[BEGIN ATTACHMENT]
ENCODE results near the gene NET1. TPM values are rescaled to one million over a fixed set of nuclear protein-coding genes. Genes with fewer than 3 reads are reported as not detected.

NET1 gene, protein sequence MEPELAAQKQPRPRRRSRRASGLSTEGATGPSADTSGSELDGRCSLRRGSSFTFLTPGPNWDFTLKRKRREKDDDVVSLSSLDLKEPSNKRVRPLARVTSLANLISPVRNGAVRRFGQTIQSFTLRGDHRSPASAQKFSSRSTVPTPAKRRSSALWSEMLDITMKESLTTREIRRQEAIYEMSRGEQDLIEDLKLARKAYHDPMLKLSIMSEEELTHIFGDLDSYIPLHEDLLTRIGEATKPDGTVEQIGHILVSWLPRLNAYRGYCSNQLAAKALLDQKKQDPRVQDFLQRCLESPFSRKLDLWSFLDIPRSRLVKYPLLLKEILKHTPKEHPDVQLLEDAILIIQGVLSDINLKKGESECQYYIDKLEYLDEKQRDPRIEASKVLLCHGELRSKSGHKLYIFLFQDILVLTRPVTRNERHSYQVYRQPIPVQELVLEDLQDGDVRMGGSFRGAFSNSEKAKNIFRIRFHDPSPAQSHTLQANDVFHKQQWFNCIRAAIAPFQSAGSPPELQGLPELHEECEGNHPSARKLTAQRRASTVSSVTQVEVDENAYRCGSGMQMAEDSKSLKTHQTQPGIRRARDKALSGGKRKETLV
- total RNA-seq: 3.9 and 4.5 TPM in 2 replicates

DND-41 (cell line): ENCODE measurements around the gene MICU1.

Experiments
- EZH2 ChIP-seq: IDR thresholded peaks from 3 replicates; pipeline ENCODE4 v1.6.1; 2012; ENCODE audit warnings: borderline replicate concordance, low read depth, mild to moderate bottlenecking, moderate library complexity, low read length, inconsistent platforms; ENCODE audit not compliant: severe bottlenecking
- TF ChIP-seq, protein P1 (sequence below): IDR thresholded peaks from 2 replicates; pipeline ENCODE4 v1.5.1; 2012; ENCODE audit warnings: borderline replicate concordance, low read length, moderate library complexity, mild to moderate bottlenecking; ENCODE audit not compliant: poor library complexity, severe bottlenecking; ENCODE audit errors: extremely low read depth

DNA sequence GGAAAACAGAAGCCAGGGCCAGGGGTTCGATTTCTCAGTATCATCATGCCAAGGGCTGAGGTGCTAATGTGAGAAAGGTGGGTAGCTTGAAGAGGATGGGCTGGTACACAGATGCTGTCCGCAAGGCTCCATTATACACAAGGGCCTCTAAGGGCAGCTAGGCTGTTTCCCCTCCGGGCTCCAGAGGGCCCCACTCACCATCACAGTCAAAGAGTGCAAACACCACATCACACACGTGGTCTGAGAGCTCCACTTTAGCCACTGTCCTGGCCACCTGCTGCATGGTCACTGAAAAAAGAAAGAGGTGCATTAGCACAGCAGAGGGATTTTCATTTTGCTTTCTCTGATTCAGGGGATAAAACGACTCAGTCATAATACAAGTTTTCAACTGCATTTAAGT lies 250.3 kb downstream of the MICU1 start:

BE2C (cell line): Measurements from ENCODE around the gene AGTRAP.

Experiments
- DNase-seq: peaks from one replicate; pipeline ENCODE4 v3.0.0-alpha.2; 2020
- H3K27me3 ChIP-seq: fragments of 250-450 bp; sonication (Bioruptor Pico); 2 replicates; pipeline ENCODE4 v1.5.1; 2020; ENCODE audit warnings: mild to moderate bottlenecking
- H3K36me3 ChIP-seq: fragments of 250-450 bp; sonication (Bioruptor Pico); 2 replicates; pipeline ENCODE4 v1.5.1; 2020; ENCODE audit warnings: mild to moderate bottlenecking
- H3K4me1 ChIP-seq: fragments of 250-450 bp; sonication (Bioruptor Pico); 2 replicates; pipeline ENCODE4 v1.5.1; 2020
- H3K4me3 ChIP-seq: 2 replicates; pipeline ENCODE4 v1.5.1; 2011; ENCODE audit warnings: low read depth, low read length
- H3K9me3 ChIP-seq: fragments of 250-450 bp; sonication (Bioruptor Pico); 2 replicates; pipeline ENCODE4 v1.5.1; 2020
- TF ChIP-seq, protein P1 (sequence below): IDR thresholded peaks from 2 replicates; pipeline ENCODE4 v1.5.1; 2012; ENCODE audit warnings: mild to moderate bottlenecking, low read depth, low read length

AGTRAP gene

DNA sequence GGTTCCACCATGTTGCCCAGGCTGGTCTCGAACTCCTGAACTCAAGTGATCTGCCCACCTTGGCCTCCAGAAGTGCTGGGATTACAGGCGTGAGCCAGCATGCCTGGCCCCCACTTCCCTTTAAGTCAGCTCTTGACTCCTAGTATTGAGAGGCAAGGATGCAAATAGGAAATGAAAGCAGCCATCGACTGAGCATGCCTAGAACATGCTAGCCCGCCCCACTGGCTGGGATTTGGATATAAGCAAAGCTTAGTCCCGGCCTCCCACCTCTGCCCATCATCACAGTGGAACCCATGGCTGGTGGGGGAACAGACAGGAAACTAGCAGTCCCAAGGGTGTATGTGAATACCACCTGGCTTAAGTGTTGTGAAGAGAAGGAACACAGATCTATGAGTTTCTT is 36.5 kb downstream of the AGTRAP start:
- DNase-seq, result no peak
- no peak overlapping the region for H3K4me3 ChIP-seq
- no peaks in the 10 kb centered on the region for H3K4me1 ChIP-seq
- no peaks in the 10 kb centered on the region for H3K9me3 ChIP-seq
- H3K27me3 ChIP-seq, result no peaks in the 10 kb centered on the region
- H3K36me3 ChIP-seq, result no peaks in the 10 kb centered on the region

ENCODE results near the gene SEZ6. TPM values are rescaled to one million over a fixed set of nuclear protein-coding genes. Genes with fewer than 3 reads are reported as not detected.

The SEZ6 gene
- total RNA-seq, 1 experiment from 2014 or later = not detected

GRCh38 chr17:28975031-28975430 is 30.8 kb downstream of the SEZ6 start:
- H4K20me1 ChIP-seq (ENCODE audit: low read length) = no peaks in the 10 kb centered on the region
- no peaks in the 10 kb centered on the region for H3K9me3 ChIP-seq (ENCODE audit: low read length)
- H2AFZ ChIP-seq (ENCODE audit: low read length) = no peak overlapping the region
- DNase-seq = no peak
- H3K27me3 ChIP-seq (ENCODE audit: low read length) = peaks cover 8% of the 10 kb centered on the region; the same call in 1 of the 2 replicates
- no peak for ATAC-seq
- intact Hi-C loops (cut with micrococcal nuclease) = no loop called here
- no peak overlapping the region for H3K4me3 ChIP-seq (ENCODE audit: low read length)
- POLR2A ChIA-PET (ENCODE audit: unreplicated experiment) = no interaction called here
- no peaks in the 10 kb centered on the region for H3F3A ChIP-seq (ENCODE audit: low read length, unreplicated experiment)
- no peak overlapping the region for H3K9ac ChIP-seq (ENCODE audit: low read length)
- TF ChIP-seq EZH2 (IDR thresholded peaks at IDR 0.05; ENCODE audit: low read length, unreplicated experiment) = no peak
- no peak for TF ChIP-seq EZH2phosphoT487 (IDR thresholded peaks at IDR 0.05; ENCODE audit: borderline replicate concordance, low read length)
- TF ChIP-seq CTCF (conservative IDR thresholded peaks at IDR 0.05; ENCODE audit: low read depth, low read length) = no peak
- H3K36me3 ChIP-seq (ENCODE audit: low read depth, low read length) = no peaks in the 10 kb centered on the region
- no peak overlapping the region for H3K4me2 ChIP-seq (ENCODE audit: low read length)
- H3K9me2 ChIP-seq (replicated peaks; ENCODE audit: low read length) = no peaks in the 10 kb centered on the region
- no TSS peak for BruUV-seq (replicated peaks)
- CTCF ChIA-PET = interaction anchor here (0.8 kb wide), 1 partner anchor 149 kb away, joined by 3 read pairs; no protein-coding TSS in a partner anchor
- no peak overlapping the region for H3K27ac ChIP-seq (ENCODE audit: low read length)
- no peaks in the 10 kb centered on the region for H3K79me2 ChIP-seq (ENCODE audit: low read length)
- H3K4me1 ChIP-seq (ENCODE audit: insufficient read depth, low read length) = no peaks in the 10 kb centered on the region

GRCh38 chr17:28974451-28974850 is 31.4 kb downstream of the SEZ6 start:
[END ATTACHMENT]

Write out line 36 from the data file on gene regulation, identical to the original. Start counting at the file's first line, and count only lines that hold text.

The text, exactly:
- intact Hi-C loops (cut with micrococcal nuclease) = no loop called here